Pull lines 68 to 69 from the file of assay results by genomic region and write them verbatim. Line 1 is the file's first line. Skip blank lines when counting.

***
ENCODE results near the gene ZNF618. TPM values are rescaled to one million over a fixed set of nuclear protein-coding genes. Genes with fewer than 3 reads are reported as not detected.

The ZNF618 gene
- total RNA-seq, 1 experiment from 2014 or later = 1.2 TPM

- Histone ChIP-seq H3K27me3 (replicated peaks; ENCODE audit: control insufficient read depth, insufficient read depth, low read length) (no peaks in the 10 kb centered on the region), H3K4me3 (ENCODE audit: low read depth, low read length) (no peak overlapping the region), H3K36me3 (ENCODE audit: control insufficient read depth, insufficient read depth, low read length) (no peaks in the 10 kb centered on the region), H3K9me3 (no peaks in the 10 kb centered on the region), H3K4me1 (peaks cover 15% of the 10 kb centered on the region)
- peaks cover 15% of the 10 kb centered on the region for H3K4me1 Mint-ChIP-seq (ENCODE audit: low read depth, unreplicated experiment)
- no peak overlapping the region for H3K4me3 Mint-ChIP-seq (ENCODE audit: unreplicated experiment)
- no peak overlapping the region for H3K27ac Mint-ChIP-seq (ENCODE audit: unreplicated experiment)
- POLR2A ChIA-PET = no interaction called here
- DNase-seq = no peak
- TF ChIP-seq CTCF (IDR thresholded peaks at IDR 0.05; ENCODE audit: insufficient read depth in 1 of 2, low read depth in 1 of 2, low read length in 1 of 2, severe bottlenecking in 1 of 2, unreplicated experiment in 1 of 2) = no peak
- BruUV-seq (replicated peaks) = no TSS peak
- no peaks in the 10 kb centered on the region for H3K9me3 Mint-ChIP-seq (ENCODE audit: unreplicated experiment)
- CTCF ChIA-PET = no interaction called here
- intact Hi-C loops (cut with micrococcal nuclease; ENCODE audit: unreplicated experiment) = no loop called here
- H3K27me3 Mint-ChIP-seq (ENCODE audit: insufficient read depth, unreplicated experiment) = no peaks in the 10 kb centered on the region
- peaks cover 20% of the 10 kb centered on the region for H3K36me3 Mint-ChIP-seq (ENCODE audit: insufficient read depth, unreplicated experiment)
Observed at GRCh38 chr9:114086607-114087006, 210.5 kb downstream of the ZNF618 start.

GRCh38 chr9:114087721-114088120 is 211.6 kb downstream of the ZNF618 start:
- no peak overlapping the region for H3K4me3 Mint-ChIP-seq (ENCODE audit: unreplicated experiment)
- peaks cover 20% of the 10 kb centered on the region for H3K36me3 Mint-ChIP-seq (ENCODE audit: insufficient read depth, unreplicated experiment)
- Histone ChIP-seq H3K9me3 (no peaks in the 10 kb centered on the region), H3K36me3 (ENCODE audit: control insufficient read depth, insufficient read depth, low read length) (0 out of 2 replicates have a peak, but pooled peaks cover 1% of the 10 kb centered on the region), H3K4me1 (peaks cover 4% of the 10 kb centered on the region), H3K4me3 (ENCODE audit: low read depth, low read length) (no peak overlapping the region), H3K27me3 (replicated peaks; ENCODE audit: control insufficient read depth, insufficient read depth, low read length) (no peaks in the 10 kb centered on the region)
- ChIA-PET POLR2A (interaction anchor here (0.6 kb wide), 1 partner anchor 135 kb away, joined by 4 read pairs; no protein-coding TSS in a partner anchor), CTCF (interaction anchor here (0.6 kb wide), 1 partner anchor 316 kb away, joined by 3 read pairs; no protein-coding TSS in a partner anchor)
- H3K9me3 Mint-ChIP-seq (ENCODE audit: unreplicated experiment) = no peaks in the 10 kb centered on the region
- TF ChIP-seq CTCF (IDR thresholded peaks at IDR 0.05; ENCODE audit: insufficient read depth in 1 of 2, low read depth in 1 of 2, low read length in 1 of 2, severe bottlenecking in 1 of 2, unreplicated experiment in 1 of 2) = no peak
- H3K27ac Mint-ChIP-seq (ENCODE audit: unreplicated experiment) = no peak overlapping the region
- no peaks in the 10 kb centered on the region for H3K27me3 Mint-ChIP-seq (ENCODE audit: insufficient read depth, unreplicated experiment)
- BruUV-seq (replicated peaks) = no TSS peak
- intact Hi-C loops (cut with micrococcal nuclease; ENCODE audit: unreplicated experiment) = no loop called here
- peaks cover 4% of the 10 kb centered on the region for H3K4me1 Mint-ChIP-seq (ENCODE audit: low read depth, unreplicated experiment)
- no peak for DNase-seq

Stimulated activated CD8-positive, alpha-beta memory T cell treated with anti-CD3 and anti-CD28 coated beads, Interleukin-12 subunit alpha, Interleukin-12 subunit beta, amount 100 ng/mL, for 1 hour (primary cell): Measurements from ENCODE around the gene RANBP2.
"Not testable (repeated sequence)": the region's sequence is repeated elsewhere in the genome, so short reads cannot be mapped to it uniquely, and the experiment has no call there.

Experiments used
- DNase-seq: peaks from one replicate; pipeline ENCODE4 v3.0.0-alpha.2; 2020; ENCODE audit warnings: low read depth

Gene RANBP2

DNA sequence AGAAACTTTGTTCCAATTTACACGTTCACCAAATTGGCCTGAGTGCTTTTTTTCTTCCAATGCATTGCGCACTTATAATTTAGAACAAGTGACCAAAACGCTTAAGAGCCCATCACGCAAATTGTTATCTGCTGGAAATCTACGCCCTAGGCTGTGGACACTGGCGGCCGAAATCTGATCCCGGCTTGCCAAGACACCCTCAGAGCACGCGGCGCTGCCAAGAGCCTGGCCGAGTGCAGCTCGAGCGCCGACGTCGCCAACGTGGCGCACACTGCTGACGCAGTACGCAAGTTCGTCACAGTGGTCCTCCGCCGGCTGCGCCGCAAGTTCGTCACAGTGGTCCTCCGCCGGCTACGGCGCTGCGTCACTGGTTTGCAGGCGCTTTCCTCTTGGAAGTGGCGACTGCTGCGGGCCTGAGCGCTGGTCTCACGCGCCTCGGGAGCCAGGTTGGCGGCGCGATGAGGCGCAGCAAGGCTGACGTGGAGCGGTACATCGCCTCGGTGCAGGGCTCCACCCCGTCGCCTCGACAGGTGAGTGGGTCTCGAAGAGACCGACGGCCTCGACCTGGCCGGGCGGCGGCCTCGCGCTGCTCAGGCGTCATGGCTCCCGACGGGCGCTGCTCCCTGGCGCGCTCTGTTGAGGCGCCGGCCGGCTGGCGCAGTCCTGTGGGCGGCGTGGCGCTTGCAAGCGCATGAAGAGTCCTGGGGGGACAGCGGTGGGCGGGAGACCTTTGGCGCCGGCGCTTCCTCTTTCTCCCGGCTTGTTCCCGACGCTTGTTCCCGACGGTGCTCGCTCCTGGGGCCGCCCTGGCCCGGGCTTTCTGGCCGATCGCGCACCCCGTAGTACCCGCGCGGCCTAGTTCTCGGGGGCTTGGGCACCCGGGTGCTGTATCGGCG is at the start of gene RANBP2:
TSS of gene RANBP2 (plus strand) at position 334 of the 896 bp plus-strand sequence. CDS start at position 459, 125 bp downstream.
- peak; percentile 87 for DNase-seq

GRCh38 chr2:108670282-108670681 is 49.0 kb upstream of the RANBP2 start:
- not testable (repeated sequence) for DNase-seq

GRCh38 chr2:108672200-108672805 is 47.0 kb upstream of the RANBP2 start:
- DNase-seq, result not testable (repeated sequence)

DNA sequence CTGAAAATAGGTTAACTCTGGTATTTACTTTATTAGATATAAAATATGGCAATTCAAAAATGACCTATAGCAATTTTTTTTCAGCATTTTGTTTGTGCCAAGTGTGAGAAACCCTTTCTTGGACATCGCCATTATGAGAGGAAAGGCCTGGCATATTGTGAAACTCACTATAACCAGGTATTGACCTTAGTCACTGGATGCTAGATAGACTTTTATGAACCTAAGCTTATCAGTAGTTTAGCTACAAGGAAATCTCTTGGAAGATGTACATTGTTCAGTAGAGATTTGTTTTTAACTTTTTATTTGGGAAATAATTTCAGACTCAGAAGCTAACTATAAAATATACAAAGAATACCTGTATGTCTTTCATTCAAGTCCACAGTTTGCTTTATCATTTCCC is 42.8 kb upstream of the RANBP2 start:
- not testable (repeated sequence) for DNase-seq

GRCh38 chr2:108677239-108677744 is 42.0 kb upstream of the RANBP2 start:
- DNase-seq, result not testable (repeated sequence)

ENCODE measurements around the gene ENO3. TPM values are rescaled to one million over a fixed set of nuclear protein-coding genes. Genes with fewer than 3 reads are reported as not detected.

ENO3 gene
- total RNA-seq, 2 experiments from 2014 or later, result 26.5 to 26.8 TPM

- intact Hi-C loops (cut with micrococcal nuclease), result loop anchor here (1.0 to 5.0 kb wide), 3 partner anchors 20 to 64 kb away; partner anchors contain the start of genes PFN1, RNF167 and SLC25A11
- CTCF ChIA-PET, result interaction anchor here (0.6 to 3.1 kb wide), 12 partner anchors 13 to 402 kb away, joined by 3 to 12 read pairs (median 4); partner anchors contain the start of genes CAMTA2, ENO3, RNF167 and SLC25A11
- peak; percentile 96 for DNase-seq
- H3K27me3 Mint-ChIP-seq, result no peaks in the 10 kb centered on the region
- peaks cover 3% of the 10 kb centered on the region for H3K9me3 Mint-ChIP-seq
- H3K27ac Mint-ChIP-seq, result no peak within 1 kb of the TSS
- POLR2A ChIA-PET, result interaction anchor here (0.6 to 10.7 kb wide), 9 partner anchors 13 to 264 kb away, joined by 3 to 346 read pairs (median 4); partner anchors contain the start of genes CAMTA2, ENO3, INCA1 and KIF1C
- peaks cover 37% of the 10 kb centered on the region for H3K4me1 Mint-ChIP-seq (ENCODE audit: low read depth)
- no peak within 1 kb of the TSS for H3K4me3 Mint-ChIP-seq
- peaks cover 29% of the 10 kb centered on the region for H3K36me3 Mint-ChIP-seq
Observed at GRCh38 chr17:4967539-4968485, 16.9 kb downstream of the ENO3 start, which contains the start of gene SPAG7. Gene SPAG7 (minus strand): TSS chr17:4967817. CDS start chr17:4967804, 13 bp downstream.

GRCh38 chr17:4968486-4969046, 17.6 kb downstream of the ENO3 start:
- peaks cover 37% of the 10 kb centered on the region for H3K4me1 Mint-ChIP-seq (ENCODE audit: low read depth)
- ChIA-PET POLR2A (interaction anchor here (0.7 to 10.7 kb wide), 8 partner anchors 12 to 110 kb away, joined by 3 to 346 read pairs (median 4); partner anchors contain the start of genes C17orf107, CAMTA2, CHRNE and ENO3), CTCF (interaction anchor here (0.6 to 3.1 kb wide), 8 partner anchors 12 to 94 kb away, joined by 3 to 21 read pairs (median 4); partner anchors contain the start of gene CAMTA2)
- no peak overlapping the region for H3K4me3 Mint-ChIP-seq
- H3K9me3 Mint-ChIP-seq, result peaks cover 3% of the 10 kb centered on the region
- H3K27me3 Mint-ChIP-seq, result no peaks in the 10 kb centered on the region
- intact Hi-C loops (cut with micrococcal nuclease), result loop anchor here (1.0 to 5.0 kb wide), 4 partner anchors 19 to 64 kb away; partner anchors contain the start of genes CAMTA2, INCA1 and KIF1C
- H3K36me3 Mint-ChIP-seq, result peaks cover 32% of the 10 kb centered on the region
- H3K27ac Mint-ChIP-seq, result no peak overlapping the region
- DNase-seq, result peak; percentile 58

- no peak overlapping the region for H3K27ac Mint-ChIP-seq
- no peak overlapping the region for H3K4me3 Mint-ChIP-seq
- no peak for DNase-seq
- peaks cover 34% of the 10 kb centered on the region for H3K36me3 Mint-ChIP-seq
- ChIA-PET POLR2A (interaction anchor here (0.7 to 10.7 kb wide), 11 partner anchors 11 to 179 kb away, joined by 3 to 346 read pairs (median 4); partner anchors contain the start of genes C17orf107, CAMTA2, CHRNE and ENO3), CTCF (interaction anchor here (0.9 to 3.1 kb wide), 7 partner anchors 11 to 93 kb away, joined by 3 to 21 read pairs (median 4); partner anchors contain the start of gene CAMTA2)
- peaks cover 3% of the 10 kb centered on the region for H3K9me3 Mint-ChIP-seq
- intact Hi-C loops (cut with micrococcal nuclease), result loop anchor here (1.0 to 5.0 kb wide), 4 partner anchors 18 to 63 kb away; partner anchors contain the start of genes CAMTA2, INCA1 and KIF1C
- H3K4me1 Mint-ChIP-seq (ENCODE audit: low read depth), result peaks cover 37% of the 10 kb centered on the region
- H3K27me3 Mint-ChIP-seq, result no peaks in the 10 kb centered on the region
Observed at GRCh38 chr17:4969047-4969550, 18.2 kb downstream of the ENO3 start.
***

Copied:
- H3K36me3 Mint-ChIP-seq, result peaks cover 32% of the 10 kb centered on the region
- H3K27ac Mint-ChIP-seq, result no peak overlapping the region